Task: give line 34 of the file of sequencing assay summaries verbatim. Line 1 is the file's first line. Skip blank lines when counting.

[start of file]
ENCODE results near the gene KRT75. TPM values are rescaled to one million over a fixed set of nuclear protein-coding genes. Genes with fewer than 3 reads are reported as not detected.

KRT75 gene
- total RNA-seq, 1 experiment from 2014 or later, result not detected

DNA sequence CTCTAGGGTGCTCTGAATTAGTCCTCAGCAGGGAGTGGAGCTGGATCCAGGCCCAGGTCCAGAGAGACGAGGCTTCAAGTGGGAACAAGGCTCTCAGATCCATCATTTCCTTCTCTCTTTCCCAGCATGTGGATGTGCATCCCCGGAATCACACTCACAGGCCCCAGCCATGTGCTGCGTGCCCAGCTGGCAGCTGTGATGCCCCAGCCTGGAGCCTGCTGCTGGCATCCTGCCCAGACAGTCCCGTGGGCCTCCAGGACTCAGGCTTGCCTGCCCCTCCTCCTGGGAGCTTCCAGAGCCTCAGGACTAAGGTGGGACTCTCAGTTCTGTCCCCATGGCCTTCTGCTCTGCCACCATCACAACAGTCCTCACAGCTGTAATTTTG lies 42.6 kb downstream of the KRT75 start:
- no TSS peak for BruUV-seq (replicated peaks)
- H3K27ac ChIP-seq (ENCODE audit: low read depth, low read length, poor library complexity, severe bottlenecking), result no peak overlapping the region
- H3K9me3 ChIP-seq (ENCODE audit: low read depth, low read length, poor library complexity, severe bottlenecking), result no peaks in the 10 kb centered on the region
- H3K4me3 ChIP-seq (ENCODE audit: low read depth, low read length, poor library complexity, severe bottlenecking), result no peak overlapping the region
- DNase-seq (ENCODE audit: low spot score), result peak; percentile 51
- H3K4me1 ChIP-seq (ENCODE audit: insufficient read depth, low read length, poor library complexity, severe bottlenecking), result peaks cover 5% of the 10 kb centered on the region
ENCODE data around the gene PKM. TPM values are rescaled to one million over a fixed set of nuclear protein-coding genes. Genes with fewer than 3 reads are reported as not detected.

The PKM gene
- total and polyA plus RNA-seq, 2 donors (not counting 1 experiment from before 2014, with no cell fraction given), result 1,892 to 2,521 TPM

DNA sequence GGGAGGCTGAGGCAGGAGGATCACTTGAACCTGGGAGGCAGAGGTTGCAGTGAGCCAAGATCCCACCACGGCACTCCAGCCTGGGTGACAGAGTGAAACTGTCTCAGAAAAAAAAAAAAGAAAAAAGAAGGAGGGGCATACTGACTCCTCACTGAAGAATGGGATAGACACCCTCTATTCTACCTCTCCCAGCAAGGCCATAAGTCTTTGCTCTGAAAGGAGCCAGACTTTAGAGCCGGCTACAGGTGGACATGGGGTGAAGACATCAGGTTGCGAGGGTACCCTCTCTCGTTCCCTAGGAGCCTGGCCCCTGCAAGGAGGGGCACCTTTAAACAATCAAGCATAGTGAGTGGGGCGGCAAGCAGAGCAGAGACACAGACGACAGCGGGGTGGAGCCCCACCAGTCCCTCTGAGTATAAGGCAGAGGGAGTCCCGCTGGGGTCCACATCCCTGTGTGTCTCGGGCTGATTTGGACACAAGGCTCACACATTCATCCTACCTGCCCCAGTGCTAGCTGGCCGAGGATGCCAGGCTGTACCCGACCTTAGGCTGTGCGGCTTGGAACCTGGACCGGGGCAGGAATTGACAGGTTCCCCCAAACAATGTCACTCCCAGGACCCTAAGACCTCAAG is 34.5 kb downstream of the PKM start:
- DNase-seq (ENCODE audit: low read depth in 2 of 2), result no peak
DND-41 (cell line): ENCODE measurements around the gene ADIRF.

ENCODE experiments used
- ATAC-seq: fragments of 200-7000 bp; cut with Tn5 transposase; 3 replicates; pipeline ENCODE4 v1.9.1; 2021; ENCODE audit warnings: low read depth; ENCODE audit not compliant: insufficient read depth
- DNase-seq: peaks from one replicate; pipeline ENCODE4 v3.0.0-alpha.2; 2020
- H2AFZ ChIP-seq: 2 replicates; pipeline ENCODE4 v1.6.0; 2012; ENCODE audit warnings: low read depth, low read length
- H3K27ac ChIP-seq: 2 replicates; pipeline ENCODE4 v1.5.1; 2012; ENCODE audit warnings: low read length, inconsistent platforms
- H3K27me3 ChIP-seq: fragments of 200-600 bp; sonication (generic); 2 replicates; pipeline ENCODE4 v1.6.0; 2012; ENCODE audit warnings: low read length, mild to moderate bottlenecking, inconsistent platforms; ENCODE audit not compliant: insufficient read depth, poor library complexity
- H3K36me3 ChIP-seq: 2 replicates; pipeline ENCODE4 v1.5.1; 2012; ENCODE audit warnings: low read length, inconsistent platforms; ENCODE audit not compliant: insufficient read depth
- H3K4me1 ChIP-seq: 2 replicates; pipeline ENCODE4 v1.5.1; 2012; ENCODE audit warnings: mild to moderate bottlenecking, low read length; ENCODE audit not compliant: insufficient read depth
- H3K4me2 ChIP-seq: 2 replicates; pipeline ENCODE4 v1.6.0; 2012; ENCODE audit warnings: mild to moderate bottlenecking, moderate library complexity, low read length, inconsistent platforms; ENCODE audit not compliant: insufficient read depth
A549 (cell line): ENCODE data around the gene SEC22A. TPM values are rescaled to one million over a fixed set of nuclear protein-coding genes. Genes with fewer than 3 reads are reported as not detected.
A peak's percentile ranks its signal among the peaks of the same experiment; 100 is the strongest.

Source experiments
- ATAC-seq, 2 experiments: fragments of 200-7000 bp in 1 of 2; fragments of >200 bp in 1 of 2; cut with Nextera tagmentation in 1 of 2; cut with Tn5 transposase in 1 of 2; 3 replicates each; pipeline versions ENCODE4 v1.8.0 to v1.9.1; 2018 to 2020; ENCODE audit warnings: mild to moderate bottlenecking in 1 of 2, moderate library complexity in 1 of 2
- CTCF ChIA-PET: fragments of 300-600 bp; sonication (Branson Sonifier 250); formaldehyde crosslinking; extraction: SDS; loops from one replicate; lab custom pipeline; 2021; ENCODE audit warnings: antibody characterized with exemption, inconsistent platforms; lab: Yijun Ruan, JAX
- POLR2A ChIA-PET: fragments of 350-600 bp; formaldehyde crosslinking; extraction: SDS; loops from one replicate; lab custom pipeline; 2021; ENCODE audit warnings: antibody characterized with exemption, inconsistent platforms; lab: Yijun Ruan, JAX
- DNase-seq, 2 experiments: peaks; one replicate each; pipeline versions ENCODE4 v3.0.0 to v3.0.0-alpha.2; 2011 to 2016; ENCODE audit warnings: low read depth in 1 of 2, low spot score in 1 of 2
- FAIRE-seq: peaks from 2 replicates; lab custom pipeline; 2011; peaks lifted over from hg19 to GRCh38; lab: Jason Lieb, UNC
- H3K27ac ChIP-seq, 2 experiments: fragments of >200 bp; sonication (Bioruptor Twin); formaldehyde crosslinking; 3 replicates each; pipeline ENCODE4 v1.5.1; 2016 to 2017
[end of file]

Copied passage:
- H3K27ac ChIP-seq, 2 experiments: fragments of >200 bp; sonication (Bioruptor Twin); formaldehyde crosslinking; 3 replicates each; pipeline ENCODE4 v1.5.1; 2016 to 2017